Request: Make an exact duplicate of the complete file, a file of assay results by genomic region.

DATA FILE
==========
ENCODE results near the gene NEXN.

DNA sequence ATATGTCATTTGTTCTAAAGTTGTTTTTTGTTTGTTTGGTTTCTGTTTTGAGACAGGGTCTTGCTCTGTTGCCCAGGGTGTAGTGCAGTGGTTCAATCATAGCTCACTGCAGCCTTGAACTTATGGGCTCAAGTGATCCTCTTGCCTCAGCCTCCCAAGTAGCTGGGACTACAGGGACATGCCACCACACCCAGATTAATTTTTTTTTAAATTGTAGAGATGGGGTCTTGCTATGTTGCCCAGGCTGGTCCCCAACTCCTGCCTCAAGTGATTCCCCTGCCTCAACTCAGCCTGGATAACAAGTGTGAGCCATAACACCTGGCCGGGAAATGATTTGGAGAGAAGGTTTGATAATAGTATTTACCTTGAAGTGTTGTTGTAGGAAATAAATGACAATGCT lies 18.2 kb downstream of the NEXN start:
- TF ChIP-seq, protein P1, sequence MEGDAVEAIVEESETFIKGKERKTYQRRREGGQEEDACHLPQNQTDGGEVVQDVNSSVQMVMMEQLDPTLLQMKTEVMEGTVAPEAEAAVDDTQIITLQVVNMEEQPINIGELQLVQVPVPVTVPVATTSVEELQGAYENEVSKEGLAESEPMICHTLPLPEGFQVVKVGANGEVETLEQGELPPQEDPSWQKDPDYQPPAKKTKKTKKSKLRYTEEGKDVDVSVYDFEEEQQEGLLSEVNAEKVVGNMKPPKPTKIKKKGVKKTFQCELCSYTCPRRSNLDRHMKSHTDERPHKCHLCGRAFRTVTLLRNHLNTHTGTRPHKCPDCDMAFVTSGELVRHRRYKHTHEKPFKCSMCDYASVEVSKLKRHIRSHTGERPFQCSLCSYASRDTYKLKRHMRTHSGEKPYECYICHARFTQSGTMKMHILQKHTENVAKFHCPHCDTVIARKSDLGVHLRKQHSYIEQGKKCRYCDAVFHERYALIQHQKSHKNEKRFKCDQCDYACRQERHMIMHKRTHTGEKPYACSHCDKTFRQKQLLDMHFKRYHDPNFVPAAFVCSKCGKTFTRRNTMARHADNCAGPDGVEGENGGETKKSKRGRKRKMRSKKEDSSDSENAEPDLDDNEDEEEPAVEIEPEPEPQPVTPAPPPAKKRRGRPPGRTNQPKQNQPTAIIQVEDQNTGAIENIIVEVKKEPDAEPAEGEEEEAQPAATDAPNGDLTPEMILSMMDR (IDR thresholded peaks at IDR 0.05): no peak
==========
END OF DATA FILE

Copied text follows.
ENCODE results near the gene NEXN.

DNA sequence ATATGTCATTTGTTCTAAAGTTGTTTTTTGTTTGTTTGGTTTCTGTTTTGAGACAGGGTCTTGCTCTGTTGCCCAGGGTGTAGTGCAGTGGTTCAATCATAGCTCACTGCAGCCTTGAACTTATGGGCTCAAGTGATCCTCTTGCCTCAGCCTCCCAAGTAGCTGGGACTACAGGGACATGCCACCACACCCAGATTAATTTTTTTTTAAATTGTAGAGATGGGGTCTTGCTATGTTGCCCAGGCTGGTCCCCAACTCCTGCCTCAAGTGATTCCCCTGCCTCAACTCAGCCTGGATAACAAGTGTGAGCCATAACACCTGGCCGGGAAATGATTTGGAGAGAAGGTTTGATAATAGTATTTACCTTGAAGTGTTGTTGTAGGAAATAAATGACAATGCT lies 18.2 kb downstream of the NEXN start:
- TF ChIP-seq, protein P1, sequence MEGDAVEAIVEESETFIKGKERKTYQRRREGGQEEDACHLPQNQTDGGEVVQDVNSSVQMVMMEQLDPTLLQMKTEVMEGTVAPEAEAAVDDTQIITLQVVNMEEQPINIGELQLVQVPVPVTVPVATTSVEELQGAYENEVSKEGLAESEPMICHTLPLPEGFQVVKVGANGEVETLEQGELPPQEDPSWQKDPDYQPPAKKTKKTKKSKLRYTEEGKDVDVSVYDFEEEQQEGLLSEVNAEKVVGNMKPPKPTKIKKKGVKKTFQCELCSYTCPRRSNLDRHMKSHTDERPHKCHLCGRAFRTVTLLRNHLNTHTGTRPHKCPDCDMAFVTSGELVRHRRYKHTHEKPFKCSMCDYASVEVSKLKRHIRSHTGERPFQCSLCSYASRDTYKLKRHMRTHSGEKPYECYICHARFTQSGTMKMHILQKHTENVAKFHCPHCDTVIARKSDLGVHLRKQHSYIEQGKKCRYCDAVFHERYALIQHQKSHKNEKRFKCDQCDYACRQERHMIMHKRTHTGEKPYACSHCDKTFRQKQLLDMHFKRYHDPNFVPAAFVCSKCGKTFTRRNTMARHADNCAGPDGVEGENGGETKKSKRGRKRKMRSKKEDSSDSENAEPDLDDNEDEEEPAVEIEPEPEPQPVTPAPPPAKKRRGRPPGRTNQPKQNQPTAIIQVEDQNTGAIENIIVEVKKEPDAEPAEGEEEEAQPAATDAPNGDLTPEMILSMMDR (IDR thresholded peaks at IDR 0.05): no peak